As part of the ILC-UK and Personal Finance Resource Centre (PFRC) partnership project on financial circumstances and wellbeing, funded by ESRC through the Secondary Data Analysis Initiative, a seminar hosted by Brown-Forman in October 2013 to discuss findings around consumer spending. At this seminar, David Hayes from the PFRC presented new research exploring patterns of expenditure among older people. This research was then debated by an expert roundtable, along with broader questions surrounding the ‘older consumer’.
How to market to the older generations is becoming an increasingly important topic as the UK’s population ages. A key issue to be addressed by marketeers is how to avoid the homogenisation of this group, as its diversity is often lost in ageist perceptions of ‘what older people want’. David Hayes’s and Sharon Collard’s research findings combat this one dimensional view of older people by investigating their differing spending habits.
Using data from the Living Costs and Food Survey, and focussing on a sample of households headed by someone aged 50 or over, the report described six spending groups. These groups had been ‘discovered’ by segmenting the households based on their patterns of expenditure and were named ‘Conservative consumers’, ‘Foodies’ ‘Burdened by bills’, ‘Smokers’, ‘Recreation and clothing’, and ‘Socialites’. Each group had a particular spending characteristic that gave them their name, while also sharing a number of other spending habits. For the ‘Smokers’ these characteristics included a high spend on tobacco and alcohol, often being in full-time employment, having low levels of home-ownership and generally being younger.
Several key socio-demographic characteristics were highlighted that underlay the divisions between the 6 groups, the most important of which was home ownership. The highest spending group, the ‘Socialites’ were almost all homeowners compared to only 29% of the ‘Burdened by Bills’. The report also showed that older people’s spending decreased as they aged, while the share of their spending on specific areas of expenditure increased’, most notably food and non-alcoholic drink (from 12% to 19% of expenditure) and housing, fuel and power (12% to 24%).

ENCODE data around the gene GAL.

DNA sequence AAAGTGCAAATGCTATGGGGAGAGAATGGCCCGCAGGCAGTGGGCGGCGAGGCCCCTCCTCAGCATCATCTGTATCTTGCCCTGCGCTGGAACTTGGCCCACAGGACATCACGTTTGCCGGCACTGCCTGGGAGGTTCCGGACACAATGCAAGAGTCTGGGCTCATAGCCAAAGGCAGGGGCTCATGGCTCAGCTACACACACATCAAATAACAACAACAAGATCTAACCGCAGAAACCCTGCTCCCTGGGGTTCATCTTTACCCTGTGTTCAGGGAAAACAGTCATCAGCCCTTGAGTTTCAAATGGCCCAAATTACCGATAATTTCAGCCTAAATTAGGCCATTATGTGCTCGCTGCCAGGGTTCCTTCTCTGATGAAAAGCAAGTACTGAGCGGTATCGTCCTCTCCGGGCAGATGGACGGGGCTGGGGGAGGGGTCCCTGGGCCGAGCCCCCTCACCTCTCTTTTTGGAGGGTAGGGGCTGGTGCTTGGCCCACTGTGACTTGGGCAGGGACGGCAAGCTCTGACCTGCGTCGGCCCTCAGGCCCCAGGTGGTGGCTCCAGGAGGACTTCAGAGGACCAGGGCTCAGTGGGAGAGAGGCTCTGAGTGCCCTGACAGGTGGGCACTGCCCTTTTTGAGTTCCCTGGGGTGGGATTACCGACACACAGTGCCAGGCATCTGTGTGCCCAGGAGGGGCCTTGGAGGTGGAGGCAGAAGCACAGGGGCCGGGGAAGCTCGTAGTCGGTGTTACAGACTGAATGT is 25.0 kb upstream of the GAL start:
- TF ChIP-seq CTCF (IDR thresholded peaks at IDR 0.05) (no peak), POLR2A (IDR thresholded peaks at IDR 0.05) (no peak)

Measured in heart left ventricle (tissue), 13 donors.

The roundtable agreed that the report should be applauded for how it highlighted the huge diversity of the older consumer. From a marketing perspective, the clusters were praised for focussing on expenditure rather than age, with several attendees keen to see how these clusters would work on younger groups.
Several of the research findings surprised the roundtable and elicited much debate. The report showed that older people had a relatively low average spend on alcohol, something which did not correlate with people’s knowledge of their own and older friends drinking habits. This discrepancy may be due to alcohol consumption outside the home being mainly incorporated in the ‘restaurants and hotels’ spending category, combined with the availability of cheap alcohol in supermarkets. ‘Foodies’ were also seen as a counter intuitive group as their overall expenditure was fairly low, yet they spent more than most on food.
The debate went on to discuss some of the broader factors affecting the older consumer. Spending patterns amongst older people were thought to be set early in their lives in terms of interests, but the amount they spent on these interests increased. Spending habits were also thought to change out of necessity rather than choice. There was some evidence that older people sometimes misjudged the capital they would need as they aged, as new costs arose that hadn’t been accounted for, such as paying for help around the home.
Discussion on the marketing industry highlighted how the older consumer is often ignored. A TV channel was given as an example where an incredibly detailed analysis had been carried out of viewers in the younger age groups, segmenting them into 25-30 ‘tribes’, while nothing had been done on viewers aged over 50’s. This focus on younger consumers was viewed, in part, as a result of the age make up of the marketing industry itself. The majority of people working in marketing were felt to be in the 25-35 year old age bracket, and in consequence were seen as not having the knowledge or the motivation to market to older people.
Discussion on the marketing approaches aimed at older consumers highlighted that agencies often made the mistake of mentioning a product was for the ‘older person’. In doing this, it was felt that the product became totally unappealing to the target group as older people do not want to be labelled in this way. In contrast, a more subtle form of advertising, where the product was obviously aimed at an older consumer but did not mention the fact, was viewed as being very effective. For example, a Harley Davidson run-around that had a heated seat, ergonomic hand grips and a large comfy saddle.
Should we forget about ‘the older consumer’? PFRC’s research showed that older consumers are just as varied in their spending habits as the younger generations. The debate highlighted that it is the marketing industry itself which needs to change, both in its internal structure and the time it devotes to analysing the older generations. As the UK’s population ages and the spending power of those over 50 increases, businesses will no longer be able to afford to forget about the older consumer.
You can read more about the PFRC and ILC-UK project on the PFRC website, or read the related publications below:
The final results of this research project will be presented at a conference in March 2014. Sign up to the ILC-UK newsletter to receive registration details.